Later in the day we went round the KS2 classes and the children asked Mr Renault lots of questions. We found lots of interesting facts about France like the fact that French classes start at 8 a.m. and can end at about 6 p.m. The best thing is that they do not have to wear school uniform but when some children were asked if they wanted to have a uniform they actually said yes!

The end of the day had come too early and we got the taxi back, arriving at school at about 3:30. That meant that I was able to get the bus and got home earlier!

Merci à Monsieur Renault pour l'organisation de la journée. C'était génial et drôle.

Business Language Day

Upon their return after half term, Year 9 were presented with the promise of a Business Language Day, organised by Mrs Wells, which constituted a full day taking part in workshops and attending talks in order for us to discover how people had made a career using their linguistic abilities.

The day began with the whole of the year filling the hall to listen to a speech presented by Ludovic (an international student from France) which focused on how languages allow him to explore the world. Following that was another speech from Sandra (another international student from Germany). Both of these speeches placed emphasis on how being multilingual allowed us to present and communicate more effectively when in another country.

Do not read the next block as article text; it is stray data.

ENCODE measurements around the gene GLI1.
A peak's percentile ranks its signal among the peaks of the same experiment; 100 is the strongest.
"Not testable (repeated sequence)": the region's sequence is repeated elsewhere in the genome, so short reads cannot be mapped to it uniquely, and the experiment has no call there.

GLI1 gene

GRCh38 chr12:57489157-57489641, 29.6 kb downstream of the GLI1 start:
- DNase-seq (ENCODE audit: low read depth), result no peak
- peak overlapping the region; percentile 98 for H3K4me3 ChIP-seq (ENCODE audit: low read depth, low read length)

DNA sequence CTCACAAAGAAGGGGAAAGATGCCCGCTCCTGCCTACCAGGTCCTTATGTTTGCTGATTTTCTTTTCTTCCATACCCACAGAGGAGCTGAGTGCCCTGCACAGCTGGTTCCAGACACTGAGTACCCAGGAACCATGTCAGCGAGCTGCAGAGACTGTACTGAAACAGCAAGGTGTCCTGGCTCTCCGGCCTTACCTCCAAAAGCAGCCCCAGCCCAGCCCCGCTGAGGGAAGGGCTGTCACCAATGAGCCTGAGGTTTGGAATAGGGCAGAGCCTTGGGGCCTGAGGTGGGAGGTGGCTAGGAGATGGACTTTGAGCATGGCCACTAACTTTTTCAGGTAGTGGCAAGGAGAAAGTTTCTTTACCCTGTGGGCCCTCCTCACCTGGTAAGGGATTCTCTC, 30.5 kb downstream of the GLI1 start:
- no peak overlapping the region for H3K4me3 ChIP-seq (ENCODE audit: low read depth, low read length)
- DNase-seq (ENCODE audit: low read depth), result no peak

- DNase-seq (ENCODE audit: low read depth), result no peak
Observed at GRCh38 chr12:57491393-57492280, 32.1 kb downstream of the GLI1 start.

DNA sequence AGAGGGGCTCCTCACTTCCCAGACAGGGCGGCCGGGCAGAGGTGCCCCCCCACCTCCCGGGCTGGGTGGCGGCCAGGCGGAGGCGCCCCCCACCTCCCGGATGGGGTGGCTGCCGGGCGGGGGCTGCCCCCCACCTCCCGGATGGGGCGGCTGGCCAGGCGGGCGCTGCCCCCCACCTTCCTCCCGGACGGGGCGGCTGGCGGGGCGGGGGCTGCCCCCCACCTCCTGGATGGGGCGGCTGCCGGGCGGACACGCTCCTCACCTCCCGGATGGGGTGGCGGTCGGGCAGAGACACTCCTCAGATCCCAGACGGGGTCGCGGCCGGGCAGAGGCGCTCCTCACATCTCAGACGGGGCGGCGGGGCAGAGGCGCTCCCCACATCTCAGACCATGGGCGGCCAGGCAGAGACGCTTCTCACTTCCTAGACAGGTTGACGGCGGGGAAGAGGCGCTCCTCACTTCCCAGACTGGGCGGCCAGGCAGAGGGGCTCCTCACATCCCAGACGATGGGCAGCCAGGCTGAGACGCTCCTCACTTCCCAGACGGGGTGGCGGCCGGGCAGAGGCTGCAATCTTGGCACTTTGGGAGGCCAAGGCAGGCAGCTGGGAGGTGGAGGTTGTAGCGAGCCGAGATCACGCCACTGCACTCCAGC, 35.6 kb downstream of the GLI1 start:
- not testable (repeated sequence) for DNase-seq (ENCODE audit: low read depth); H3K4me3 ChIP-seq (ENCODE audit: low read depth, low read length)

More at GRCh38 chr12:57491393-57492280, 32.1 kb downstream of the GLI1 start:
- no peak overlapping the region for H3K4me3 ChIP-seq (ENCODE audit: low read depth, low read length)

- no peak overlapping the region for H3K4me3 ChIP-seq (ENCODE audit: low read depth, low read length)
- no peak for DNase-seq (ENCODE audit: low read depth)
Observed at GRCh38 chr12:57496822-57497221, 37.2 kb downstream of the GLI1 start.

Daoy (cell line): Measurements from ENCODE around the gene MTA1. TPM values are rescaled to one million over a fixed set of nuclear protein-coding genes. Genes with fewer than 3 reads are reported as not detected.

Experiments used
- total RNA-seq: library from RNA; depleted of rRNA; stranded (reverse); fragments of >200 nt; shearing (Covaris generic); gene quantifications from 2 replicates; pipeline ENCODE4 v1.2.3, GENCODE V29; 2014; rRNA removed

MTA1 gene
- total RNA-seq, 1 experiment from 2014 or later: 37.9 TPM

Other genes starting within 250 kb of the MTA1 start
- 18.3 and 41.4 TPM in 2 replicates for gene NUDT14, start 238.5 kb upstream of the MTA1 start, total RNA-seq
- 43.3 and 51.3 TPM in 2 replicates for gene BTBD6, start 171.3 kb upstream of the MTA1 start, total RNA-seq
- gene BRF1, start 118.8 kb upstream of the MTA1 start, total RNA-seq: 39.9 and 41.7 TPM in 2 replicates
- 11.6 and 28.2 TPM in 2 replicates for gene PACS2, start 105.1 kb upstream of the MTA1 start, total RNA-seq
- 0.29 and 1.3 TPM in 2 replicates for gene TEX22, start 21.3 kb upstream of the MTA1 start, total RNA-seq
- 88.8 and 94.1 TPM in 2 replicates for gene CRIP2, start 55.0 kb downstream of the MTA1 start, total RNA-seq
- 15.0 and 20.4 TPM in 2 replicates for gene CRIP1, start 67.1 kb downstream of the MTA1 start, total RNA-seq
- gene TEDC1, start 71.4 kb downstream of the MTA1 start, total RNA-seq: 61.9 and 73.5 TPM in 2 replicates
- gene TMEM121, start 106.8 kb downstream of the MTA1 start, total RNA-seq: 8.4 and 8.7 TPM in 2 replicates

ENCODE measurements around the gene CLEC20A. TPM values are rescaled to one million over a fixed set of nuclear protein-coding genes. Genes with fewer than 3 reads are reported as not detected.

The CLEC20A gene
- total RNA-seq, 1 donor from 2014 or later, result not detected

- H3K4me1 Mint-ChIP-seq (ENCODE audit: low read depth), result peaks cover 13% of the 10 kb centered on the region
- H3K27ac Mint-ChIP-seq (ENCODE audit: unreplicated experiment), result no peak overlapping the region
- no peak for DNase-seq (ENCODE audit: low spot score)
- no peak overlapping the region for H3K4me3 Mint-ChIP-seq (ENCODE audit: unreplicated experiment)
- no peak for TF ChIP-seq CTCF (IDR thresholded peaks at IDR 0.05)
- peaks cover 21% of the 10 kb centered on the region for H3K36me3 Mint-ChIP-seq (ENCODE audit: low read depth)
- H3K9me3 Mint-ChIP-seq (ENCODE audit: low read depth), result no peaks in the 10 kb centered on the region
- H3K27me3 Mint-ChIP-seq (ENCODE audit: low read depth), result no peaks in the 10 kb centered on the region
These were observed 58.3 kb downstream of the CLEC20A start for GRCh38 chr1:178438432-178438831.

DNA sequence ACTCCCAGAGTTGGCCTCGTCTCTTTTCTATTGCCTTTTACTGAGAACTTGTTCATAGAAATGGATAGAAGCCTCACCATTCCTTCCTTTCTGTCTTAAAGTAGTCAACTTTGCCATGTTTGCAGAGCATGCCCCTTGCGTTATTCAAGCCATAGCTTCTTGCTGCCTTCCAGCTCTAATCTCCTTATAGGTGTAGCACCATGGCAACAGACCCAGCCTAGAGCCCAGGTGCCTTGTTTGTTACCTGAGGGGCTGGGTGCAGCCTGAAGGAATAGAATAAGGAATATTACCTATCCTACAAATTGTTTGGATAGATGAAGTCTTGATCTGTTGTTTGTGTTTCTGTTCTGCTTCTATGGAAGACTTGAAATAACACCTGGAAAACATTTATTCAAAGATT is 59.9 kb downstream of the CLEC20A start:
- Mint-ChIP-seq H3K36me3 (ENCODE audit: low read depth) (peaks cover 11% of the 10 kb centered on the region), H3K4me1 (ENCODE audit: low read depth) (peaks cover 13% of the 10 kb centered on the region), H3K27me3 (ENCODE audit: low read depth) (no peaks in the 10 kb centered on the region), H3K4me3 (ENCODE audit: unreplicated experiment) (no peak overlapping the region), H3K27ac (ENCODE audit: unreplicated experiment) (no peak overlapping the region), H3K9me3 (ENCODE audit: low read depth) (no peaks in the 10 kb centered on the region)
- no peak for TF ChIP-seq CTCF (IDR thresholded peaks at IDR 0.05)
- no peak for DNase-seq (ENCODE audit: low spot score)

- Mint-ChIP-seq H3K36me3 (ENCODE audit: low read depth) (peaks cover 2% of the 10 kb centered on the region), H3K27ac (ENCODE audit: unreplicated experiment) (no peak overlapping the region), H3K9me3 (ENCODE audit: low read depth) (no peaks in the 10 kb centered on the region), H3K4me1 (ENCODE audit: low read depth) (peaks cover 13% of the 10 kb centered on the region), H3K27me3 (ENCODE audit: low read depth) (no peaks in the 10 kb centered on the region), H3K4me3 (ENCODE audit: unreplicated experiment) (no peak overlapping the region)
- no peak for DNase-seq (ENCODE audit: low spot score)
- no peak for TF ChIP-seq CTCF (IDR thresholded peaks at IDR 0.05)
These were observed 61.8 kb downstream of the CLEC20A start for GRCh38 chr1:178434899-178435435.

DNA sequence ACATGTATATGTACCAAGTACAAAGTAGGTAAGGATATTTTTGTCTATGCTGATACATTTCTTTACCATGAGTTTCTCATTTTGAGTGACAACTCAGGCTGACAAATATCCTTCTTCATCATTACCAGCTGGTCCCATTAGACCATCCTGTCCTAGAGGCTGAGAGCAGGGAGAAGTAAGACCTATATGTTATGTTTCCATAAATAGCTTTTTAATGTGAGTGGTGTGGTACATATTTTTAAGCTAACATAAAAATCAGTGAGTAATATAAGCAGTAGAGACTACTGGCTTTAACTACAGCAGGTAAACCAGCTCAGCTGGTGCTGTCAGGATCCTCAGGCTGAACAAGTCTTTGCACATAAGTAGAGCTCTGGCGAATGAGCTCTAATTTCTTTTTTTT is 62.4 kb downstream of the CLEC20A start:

Then we split up in to groups and returned to classrooms to listen to talks from people who worked in an industry, where their knowledge of multiple languages allowed them to excel. There were also presentations by students who were studying MFLs at university. After lunch, we regrouped and worked in teams to produce an advert for a new, healthy cereal, in our preferred language (but not English).

Finally, to conclude our day, we gathered in the hall to present the best adverts to decide a winner. Overall the day was lots of fun and I know we all learnt a lot from it. I’d like to thank, on behalf of Year 9, Mrs Wells and the rest of the MFL department for putting together an amazing day.

Biology Big Quiz

The studentsOn a surprisingly sunny morning, three teams of enthusiastic Camp Hill boys set out for Birmingham University. Our task was to compete in the 'Biology Big Quiz', a rather strangely-named competition between several schools of varying size for the prestigious winner's trophy. Facing a variety of selected, trained and thoroughbred quiz teams were our three teams, selected from effort scores and divided into three teams based mostly on what we had decided a few minutes before.

Following a campus tour, we settled down to a disappointing number of chocolate biscuits (we found this frankly outrageous and have since complained to the University of Birmingham) and got down to the business of quizzing. After hectic hours of checking boxes, spot quizzes and letting John Hayton carry our team, Camp Hill boys A team were in joint 3rd place, with team B and C languishing somewhere behind.